You would probably laugh at how little of a hook I need for Chuck Klosterman a lot of the time! His reputation precedes him, and I often sell the book well by simply saying, “Look, it’s the new Chuck Klosterman!” But there is so much more that I get to tell my booksellers about. When it comes to But What If We’re Wrong?, I feel like Klosterman has explored a question that covers an impressive number of topics. From a conversation with Neil deGrasse Tyson about the multiverse to reasons why the NFL could potentially fail, But What If We’re Wrong? is genius in its breadth, and that is going to bring an entirely new audience to Klosterman.
There are so many different reasons for why independent bookstores love Chuck Klosterman! One thing I’ve heard that cracked me up is that many view Chuck Klosterman as a hipper Malcolm Gladwell. Now while I personally think that Gladwell is plenty hip, I also feel like I understand the deeper sentiment underneath that opinion. There is a level of access that every Klosterman book achieves, and it results in a sincere investigation about a topic. Reading Klosterman doesn’t feel like reading an author who is analyzing something from the outside; it feels like reading the carefully considered meditations of someone who is intimately involved with what they write about. That sincerity can’t be faked in a reading experience because it is simply the result of skillful writing.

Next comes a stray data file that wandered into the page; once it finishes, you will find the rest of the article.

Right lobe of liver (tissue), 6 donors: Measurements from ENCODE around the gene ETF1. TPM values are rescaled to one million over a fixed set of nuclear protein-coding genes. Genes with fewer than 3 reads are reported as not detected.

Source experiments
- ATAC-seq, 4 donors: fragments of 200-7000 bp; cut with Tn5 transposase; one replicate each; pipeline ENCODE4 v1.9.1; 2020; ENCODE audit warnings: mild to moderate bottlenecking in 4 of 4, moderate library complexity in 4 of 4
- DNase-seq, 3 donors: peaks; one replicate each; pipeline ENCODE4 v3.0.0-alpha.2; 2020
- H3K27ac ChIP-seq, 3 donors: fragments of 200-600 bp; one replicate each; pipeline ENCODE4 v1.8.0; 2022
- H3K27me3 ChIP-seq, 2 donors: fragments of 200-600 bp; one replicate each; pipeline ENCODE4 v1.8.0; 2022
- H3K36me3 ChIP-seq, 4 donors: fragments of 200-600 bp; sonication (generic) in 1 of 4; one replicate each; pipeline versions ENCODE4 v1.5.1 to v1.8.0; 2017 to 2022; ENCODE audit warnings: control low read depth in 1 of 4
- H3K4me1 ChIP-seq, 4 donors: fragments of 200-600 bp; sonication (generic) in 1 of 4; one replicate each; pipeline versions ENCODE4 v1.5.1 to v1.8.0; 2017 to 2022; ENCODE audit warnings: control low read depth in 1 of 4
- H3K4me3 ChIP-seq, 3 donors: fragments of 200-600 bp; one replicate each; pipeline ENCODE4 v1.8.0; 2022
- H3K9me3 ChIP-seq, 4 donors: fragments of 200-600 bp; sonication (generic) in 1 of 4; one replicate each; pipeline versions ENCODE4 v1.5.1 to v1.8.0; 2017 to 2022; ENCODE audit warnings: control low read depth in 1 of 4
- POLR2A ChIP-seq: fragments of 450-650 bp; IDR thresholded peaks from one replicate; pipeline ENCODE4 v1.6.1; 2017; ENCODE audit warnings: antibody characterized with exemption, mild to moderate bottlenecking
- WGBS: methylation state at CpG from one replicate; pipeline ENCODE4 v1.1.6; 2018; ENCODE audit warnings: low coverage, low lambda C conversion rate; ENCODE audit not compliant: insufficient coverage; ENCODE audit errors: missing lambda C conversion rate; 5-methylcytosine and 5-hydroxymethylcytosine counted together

What’s your favorite thing about your job? What would surprise a layman to know?
What continues to strike me about my job is that I get to connect people who all love books. My publishing house considers me a specialist on the bookstores I work with, and in turn, my bookstores view me as a specialist about the publishers and all of the different titles we bring out. It is a singular role, and I love the opportunity to continue learning from the books and the people that participate in the world of literature.
You’re a fan of Chuck Klosterman – what do you like about his writing? What do you like about this new book? Do you have a favorite moment or line?
I love that Klosterman always feels like he is writing directly to me. It creates an experience that not many authors can bring to the page. Sometimes this occurs through those passages that directly address the reader, but more often I feel addressed by a line of thought. It’s as if a good friend of mine is laying out an issue before me with perfect pacing and allowing me to fully grasp his point of view.